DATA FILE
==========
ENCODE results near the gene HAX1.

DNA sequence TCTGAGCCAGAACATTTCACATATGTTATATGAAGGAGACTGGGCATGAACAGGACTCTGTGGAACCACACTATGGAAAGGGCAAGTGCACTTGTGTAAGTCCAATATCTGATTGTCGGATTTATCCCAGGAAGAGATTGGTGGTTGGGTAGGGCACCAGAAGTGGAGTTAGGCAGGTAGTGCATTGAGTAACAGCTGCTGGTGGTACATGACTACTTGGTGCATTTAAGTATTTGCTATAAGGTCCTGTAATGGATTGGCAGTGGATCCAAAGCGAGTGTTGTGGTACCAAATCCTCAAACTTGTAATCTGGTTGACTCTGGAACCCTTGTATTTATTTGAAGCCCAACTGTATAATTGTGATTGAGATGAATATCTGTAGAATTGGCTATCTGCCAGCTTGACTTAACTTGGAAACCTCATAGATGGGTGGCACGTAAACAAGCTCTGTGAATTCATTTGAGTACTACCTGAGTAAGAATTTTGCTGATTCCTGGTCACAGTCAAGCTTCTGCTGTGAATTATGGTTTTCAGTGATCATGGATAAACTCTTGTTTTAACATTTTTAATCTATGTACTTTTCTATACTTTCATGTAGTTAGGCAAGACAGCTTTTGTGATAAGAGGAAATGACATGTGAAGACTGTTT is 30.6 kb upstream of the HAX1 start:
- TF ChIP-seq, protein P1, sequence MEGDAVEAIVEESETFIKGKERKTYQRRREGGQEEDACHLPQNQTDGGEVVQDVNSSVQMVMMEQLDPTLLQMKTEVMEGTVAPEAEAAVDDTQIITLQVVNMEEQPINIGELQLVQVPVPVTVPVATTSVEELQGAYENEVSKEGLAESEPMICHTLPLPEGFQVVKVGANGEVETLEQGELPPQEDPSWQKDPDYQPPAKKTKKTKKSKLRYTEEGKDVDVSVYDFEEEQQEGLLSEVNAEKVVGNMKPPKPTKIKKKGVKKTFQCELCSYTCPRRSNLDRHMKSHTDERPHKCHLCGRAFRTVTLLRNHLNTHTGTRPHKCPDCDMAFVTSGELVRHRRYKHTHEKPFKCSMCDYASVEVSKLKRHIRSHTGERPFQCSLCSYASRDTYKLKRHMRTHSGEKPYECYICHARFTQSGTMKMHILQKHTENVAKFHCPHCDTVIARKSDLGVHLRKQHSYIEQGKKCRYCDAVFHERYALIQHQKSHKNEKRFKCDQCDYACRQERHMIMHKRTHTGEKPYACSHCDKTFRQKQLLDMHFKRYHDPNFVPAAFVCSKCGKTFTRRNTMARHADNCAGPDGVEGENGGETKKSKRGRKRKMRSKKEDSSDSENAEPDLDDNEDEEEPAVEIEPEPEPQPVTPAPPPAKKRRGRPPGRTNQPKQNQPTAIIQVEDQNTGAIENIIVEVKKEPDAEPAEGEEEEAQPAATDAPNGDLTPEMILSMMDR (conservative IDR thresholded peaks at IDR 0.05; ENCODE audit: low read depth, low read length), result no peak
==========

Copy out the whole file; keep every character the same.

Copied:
ENCODE results near the gene HAX1.

DNA sequence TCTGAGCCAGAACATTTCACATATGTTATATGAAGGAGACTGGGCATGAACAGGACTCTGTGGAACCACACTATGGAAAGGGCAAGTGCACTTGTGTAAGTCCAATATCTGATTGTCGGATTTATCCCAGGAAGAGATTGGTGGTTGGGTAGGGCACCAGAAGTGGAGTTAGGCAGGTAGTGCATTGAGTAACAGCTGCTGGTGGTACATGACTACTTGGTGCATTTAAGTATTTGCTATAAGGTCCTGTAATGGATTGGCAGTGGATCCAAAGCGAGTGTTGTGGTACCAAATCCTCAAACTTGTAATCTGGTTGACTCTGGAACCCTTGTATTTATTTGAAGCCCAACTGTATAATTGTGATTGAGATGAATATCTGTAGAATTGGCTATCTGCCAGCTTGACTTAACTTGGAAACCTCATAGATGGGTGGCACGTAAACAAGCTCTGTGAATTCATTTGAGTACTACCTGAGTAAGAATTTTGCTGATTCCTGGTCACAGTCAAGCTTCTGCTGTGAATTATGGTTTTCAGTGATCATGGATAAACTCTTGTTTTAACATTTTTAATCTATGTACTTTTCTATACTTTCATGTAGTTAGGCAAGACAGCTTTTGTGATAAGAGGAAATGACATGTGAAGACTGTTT is 30.6 kb upstream of the HAX1 start:
- TF ChIP-seq, protein P1, sequence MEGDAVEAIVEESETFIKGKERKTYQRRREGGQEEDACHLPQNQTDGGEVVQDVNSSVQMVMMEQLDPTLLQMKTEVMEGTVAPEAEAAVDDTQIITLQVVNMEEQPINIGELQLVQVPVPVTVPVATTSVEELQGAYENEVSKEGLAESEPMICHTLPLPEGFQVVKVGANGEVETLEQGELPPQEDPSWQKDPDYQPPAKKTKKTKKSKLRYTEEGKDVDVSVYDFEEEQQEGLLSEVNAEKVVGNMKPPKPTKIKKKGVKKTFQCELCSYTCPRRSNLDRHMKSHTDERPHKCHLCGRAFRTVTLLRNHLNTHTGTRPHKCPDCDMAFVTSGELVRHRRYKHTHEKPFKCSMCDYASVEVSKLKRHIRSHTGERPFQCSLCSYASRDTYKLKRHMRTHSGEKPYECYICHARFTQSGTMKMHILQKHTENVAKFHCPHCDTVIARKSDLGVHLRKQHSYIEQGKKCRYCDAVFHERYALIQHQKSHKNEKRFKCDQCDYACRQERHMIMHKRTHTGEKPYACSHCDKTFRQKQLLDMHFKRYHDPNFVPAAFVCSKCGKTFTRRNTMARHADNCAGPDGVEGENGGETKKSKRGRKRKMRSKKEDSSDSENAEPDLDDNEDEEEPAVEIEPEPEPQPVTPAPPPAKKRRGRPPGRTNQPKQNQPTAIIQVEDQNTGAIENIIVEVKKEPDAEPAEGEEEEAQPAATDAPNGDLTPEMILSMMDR (conservative IDR thresholded peaks at IDR 0.05; ENCODE audit: low read depth, low read length), result no peak